Remembering mangaka Motoo Abiko, half of the ‘two as one’ duo of Fujiko Fujio

Jiji Press file photo
Fujiko Fujio A, left, and Fujiko F. Fujio when they were working together as Fujiko Fujio

“Two as one.” Fujiko Fujio was often introduced in this way. This is because the name was a nom de plume shared by two cartoonists, who had used it for collaborative works since their youth.

The duo worked together for 34 years until they dissolved in 1987, and became Fujiko Fujio A (Motoo Abiko) and Fujiko F. Fujio (Hiroshi Fujimoto). Fujimoto passed away in 1996.

Until his own recent death, Abiko never stopped talking about his fellow mangaka. I never heard Abiko say a negative word about Fujimoto. Affectionately using a polite title for him, Abiko always said, “Mr. Fujimoto is a genius.”

When Abiko was in the fifth grade of elementary school in Toyama Prefecture, he met Fujimoto who came up to him and said, “You’re good at drawing.”

With a shared admiration of mangaka Osamu Tezuka, Abiko and Fujimoto kept drawing comics together. Abiko once got a job at a newspaper company in Toyama Prefecture but was convinced by Fujimoto to move to Tokyo to become a mangaka. Their last true collaboration was “Obake no Q-Taro,” which was serialized from 1964. After that, they worked separately to release manga on their own but kept using the same pen name.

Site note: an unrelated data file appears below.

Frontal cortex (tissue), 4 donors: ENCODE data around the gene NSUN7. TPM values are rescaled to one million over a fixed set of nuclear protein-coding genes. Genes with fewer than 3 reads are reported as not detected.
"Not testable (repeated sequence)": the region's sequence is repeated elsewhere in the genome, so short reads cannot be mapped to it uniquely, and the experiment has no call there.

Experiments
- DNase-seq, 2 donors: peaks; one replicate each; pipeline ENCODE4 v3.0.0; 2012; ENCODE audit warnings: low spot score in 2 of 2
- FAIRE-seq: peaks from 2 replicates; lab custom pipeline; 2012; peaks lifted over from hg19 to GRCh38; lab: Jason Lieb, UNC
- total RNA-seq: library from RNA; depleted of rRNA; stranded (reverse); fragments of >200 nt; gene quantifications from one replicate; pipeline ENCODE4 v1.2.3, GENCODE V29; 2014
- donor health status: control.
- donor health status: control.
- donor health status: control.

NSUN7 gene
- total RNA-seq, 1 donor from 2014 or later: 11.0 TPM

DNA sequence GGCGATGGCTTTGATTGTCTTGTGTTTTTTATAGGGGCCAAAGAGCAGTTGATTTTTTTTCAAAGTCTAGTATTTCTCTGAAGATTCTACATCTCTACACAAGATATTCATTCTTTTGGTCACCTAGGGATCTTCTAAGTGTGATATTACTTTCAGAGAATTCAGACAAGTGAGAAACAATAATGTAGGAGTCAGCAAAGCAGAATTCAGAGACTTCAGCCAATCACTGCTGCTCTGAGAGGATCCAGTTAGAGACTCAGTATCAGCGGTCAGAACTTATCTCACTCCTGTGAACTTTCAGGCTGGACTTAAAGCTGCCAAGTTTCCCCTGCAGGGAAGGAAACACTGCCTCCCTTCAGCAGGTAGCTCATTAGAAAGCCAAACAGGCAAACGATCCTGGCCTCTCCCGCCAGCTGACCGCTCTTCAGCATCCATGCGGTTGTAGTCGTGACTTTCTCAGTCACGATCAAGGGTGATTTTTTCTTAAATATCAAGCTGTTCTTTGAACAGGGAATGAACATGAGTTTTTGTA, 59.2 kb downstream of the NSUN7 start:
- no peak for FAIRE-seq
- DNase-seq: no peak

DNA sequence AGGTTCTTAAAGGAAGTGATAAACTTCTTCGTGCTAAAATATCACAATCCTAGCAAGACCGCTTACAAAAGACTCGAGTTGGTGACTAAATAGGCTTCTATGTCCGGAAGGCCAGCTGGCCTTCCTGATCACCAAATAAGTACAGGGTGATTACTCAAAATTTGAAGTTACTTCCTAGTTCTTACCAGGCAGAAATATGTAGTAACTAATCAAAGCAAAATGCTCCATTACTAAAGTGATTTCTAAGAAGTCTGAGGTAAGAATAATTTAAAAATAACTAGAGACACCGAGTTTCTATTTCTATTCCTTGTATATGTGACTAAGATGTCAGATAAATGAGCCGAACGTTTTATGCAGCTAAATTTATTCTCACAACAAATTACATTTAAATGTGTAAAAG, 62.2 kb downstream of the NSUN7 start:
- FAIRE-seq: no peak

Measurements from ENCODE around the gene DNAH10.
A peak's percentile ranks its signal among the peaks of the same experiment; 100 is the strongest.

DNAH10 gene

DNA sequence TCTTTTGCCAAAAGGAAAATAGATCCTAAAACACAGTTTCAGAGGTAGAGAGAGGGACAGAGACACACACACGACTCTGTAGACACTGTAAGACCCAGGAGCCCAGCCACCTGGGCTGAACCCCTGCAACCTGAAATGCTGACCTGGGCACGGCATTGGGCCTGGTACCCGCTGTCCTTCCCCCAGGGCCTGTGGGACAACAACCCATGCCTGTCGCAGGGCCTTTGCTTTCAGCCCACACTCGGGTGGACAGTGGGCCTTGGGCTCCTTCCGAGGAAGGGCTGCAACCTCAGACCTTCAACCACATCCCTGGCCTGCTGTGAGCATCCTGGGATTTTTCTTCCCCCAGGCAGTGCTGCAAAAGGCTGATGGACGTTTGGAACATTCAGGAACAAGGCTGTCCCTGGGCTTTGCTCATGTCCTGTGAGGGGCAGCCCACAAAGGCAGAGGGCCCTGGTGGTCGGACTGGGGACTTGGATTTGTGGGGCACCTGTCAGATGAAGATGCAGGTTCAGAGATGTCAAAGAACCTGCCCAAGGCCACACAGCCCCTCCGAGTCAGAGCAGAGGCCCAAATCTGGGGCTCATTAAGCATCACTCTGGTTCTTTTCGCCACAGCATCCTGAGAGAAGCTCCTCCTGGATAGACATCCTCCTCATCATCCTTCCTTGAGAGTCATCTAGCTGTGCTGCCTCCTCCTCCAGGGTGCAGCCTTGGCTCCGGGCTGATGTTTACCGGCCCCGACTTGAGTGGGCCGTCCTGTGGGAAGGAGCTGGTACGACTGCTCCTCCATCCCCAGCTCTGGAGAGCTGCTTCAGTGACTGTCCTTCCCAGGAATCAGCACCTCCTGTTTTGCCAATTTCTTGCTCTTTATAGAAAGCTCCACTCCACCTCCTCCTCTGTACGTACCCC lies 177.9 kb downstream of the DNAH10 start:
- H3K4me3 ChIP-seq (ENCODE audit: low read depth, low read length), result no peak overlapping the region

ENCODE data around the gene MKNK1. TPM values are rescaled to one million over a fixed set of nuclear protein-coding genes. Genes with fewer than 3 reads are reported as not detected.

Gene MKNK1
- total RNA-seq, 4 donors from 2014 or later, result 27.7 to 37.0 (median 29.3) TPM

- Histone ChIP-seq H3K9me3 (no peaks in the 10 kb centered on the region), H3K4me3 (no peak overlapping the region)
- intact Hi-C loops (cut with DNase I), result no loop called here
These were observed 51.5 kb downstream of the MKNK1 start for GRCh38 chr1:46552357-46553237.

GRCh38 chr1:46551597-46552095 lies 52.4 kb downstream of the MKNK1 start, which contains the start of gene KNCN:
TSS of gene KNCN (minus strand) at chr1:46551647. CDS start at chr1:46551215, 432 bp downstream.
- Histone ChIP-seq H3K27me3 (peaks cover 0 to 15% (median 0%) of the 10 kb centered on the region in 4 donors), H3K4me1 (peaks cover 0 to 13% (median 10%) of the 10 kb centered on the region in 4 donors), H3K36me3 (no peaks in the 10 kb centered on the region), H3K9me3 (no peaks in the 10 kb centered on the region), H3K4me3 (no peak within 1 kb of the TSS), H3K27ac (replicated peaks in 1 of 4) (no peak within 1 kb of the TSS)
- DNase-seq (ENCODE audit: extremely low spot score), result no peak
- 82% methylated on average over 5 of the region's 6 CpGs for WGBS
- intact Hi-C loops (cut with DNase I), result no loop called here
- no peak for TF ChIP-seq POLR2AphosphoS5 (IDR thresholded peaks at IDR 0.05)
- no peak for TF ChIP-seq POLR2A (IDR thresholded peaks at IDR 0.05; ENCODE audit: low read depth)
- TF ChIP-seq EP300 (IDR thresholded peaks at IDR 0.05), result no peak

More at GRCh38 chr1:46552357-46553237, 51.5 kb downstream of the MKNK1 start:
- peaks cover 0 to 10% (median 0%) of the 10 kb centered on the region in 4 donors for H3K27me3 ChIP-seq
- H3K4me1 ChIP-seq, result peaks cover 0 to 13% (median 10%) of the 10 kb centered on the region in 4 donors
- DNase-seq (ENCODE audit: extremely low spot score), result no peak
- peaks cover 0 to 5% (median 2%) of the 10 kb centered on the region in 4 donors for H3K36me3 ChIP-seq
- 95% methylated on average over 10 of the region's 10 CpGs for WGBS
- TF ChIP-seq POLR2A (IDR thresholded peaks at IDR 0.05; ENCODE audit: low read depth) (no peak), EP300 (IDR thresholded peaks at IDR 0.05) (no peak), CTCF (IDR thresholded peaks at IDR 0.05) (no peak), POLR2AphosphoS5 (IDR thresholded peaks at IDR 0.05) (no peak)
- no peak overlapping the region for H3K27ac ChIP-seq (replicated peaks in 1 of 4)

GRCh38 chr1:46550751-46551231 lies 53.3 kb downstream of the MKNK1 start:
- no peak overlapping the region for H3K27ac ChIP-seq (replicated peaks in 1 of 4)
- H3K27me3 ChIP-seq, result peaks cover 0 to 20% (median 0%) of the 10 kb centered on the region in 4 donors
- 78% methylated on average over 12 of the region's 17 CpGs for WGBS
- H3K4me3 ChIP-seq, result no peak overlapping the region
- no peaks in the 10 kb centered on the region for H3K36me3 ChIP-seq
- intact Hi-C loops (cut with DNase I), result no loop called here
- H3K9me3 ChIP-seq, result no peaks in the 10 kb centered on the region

Unlike Fujimoto, who never lost the playful mentality of a child and drew “Doraemon,” Abiko was always a pioneer. He has been a symbol of the history of Japanese postwar manga.

Abiko drew a series beginning with the inaugural issue of Japan’s first weekly comic magazine, Shonen Sunday. His groundbreaking creations included work in the field of comic essays, an early successful example of a boys’ comic featuring golf in “Pro Golfer Saru,” and the landmark black comedy manga “Kuroi Salesman” (The Black Salesman), which later changed its title to “Warau Salesman” (The Laughing Salesman).

©Fujiko Studio
Fukuzo Moguro from “Warau salesman”

Being sociable and active, Abiko was a bar-hopper of superhuman strength who traveled alone and made manga out of his own experiences. His autobiographical manga “Mangamichi” has become a bible for young people who aspire to become mangaka. “Shonen Jidai” (Takeshi: Childhood Days), a story of childhood in wartime Japan, was adapted into a film, with Abiko as the producer. He was a master of life, who could turn his hobbies into jobs.

About 10 years ago, Abiko and I had a drinking session together. When he got drunk, Abiko used to say, “I’ve always wanted to do something Fujimoto couldn’t do.”

On another occasion, he confessed: “When ‘Doraemon’ took the nation by storm, I thought I had no choice but to become Mr. Fujimoto’s secretary or assistant.”

As he grew more intoxicated, he murmured, “Why did Fujimoto die so early — even though he’d done nothing bad — while I am fooling around but staying in good health?”

When he said that, I felt that Fujimoto was snuggling up next to Abiko in spirit. Even when alone, he was always with his partner as one.